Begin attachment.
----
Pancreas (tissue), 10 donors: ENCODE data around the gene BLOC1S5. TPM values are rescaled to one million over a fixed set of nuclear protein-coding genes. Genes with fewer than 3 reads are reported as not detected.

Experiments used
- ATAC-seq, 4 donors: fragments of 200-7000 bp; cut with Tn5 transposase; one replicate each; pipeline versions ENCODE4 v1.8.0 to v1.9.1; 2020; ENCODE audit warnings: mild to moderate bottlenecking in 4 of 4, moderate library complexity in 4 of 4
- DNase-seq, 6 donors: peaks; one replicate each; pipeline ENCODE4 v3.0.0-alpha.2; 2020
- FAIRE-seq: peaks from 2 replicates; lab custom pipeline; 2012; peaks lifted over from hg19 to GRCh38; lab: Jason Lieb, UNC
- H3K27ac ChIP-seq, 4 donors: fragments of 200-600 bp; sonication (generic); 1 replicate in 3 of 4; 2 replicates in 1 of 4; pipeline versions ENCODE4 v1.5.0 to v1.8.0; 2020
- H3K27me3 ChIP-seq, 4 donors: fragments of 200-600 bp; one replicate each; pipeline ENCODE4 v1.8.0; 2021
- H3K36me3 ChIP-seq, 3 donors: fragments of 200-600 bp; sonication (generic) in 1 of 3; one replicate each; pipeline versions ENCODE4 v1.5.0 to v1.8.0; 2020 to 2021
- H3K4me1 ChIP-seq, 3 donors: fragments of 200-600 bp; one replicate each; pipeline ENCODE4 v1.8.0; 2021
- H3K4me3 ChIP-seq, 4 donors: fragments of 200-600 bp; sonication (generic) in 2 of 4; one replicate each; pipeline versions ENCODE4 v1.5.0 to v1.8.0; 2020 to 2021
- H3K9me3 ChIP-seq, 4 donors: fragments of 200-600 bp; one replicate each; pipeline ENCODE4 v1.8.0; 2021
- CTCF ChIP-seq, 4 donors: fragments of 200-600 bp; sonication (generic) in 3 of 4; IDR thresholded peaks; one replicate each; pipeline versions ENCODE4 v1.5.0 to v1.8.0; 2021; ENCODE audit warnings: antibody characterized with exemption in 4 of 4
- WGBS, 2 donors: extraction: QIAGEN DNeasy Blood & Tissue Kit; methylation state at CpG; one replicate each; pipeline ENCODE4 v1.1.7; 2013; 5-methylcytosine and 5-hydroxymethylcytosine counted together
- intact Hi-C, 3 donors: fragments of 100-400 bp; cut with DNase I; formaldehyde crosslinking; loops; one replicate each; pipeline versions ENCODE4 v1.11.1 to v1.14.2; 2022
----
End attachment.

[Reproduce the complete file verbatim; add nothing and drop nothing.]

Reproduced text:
Pancreas (tissue), 10 donors: ENCODE data around the gene BLOC1S5. TPM values are rescaled to one million over a fixed set of nuclear protein-coding genes. Genes with fewer than 3 reads are reported as not detected.

Experiments used
- ATAC-seq, 4 donors: fragments of 200-7000 bp; cut with Tn5 transposase; one replicate each; pipeline versions ENCODE4 v1.8.0 to v1.9.1; 2020; ENCODE audit warnings: mild to moderate bottlenecking in 4 of 4, moderate library complexity in 4 of 4
- DNase-seq, 6 donors: peaks; one replicate each; pipeline ENCODE4 v3.0.0-alpha.2; 2020
- FAIRE-seq: peaks from 2 replicates; lab custom pipeline; 2012; peaks lifted over from hg19 to GRCh38; lab: Jason Lieb, UNC
- H3K27ac ChIP-seq, 4 donors: fragments of 200-600 bp; sonication (generic); 1 replicate in 3 of 4; 2 replicates in 1 of 4; pipeline versions ENCODE4 v1.5.0 to v1.8.0; 2020
- H3K27me3 ChIP-seq, 4 donors: fragments of 200-600 bp; one replicate each; pipeline ENCODE4 v1.8.0; 2021
- H3K36me3 ChIP-seq, 3 donors: fragments of 200-600 bp; sonication (generic) in 1 of 3; one replicate each; pipeline versions ENCODE4 v1.5.0 to v1.8.0; 2020 to 2021
- H3K4me1 ChIP-seq, 3 donors: fragments of 200-600 bp; one replicate each; pipeline ENCODE4 v1.8.0; 2021
- H3K4me3 ChIP-seq, 4 donors: fragments of 200-600 bp; sonication (generic) in 2 of 4; one replicate each; pipeline versions ENCODE4 v1.5.0 to v1.8.0; 2020 to 2021
- H3K9me3 ChIP-seq, 4 donors: fragments of 200-600 bp; one replicate each; pipeline ENCODE4 v1.8.0; 2021
- CTCF ChIP-seq, 4 donors: fragments of 200-600 bp; sonication (generic) in 3 of 4; IDR thresholded peaks; one replicate each; pipeline versions ENCODE4 v1.5.0 to v1.8.0; 2021; ENCODE audit warnings: antibody characterized with exemption in 4 of 4
- WGBS, 2 donors: extraction: QIAGEN DNeasy Blood & Tissue Kit; methylation state at CpG; one replicate each; pipeline ENCODE4 v1.1.7; 2013; 5-methylcytosine and 5-hydroxymethylcytosine counted together
- intact Hi-C, 3 donors: fragments of 100-400 bp; cut with DNase I; formaldehyde crosslinking; loops; one replicate each; pipeline versions ENCODE4 v1.11.1 to v1.14.2; 2022